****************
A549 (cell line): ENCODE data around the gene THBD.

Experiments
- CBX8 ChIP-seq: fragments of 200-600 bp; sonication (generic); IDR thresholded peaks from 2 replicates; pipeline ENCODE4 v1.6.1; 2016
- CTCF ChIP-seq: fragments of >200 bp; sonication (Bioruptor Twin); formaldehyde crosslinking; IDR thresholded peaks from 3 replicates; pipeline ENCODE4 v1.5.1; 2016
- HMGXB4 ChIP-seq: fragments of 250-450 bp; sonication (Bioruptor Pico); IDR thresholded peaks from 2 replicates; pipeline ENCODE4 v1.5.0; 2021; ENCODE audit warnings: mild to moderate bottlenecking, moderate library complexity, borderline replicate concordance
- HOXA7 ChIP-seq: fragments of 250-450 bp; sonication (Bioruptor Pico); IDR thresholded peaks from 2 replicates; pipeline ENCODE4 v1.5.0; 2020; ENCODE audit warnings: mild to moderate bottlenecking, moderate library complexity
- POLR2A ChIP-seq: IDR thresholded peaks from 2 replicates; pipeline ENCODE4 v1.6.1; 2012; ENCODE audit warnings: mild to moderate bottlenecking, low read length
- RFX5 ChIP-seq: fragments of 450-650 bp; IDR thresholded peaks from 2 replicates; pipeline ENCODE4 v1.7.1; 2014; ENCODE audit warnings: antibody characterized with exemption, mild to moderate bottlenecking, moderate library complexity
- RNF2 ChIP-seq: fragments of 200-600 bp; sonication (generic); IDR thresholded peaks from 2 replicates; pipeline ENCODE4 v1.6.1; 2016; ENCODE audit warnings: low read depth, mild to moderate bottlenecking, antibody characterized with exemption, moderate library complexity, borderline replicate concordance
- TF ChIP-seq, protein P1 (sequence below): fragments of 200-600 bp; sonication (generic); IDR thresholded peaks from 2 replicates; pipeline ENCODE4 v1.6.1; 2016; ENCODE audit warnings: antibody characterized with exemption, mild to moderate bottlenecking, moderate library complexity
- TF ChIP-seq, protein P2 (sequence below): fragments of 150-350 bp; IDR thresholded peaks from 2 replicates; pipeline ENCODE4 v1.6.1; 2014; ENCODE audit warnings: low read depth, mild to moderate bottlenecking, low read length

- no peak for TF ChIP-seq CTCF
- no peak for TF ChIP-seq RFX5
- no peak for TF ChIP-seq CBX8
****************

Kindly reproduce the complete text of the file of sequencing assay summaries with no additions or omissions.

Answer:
A549 (cell line): ENCODE data around the gene THBD.

Experiments
- CBX8 ChIP-seq: fragments of 200-600 bp; sonication (generic); IDR thresholded peaks from 2 replicates; pipeline ENCODE4 v1.6.1; 2016
- CTCF ChIP-seq: fragments of >200 bp; sonication (Bioruptor Twin); formaldehyde crosslinking; IDR thresholded peaks from 3 replicates; pipeline ENCODE4 v1.5.1; 2016
- HMGXB4 ChIP-seq: fragments of 250-450 bp; sonication (Bioruptor Pico); IDR thresholded peaks from 2 replicates; pipeline ENCODE4 v1.5.0; 2021; ENCODE audit warnings: mild to moderate bottlenecking, moderate library complexity, borderline replicate concordance
- HOXA7 ChIP-seq: fragments of 250-450 bp; sonication (Bioruptor Pico); IDR thresholded peaks from 2 replicates; pipeline ENCODE4 v1.5.0; 2020; ENCODE audit warnings: mild to moderate bottlenecking, moderate library complexity
- POLR2A ChIP-seq: IDR thresholded peaks from 2 replicates; pipeline ENCODE4 v1.6.1; 2012; ENCODE audit warnings: mild to moderate bottlenecking, low read length
- RFX5 ChIP-seq: fragments of 450-650 bp; IDR thresholded peaks from 2 replicates; pipeline ENCODE4 v1.7.1; 2014; ENCODE audit warnings: antibody characterized with exemption, mild to moderate bottlenecking, moderate library complexity
- RNF2 ChIP-seq: fragments of 200-600 bp; sonication (generic); IDR thresholded peaks from 2 replicates; pipeline ENCODE4 v1.6.1; 2016; ENCODE audit warnings: low read depth, mild to moderate bottlenecking, antibody characterized with exemption, moderate library complexity, borderline replicate concordance
- TF ChIP-seq, protein P1 (sequence below): fragments of 200-600 bp; sonication (generic); IDR thresholded peaks from 2 replicates; pipeline ENCODE4 v1.6.1; 2016; ENCODE audit warnings: antibody characterized with exemption, mild to moderate bottlenecking, moderate library complexity
- TF ChIP-seq, protein P2 (sequence below): fragments of 150-350 bp; IDR thresholded peaks from 2 replicates; pipeline ENCODE4 v1.6.1; 2014; ENCODE audit warnings: low read depth, mild to moderate bottlenecking, low read length

- no peak for TF ChIP-seq CTCF
- no peak for TF ChIP-seq RFX5
- no peak for TF ChIP-seq CBX8